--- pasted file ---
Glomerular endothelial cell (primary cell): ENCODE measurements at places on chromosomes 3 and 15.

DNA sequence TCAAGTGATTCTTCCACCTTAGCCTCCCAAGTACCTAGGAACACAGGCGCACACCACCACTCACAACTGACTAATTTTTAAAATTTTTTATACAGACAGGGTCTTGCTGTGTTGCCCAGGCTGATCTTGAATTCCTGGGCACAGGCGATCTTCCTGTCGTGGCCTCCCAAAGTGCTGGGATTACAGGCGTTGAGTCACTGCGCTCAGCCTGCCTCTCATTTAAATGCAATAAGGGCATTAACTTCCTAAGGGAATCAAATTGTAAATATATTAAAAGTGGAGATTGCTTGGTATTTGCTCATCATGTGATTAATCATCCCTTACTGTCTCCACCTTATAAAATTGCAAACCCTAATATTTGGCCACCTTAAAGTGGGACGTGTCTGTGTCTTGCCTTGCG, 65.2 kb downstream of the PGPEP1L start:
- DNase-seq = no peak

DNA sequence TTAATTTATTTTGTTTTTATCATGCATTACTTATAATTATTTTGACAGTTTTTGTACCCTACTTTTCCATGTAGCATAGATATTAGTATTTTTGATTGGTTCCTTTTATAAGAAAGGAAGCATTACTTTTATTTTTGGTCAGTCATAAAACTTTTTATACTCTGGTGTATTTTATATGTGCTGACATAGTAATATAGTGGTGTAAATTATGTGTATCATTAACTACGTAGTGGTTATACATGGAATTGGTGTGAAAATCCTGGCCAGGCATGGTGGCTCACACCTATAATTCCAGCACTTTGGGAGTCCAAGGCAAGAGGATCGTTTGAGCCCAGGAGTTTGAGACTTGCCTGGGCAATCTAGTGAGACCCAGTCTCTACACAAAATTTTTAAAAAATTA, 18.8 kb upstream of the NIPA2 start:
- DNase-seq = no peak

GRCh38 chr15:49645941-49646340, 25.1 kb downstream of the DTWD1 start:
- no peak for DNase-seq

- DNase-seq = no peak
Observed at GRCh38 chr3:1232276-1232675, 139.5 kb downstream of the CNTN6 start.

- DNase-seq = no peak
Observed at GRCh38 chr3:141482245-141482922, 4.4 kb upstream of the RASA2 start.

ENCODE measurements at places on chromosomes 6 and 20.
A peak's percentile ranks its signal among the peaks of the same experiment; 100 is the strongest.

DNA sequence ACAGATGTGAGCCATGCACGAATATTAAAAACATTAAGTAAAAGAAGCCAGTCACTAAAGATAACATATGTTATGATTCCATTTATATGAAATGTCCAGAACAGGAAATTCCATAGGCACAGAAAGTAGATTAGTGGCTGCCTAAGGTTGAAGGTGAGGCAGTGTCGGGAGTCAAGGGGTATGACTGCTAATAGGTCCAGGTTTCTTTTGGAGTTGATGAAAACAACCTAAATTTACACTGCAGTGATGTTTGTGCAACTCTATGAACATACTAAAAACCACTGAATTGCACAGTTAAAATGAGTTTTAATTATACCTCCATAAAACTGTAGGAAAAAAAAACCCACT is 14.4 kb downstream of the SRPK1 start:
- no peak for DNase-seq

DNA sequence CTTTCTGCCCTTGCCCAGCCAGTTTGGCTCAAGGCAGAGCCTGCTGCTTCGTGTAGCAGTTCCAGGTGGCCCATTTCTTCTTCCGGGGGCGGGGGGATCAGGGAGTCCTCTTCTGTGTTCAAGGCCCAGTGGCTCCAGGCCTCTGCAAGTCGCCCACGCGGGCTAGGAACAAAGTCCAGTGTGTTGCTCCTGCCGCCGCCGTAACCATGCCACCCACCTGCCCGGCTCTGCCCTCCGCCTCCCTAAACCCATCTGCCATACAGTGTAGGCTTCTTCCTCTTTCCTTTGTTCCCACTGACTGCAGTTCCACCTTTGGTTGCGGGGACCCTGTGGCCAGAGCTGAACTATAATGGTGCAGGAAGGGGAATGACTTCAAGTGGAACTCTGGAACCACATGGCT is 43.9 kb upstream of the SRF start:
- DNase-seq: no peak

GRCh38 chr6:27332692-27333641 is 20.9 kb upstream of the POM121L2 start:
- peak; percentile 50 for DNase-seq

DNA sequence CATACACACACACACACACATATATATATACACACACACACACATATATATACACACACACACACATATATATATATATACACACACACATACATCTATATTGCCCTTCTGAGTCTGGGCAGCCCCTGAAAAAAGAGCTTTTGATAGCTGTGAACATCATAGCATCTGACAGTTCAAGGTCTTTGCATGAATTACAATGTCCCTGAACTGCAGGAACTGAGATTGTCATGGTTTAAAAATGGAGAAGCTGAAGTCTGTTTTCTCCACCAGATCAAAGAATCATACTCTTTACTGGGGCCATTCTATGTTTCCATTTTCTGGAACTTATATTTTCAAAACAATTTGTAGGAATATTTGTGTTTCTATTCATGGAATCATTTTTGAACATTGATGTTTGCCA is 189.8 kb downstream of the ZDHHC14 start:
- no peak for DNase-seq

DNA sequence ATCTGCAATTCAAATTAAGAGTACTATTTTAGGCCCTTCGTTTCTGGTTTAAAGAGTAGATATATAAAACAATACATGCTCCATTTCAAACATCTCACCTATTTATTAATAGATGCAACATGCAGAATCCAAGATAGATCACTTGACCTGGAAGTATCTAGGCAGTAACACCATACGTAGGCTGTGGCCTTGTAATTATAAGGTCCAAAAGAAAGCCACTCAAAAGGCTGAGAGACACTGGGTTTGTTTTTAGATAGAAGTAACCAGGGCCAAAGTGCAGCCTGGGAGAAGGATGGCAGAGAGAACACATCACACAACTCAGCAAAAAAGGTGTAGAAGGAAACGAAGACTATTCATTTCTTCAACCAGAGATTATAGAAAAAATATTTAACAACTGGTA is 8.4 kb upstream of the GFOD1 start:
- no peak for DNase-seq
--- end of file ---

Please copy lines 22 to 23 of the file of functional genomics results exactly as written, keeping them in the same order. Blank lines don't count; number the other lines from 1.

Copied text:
DNA sequence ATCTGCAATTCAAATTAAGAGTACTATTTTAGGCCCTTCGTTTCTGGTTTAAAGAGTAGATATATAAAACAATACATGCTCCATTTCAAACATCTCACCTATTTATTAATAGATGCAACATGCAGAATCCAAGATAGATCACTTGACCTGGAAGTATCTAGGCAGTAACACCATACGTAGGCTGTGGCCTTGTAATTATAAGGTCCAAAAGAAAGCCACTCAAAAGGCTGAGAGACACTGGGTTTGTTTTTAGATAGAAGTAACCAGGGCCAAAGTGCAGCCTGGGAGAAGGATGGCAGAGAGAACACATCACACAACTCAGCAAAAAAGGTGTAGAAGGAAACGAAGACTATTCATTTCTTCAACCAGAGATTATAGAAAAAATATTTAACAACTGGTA is 8.4 kb upstream of the GFOD1 start:
- no peak for DNase-seq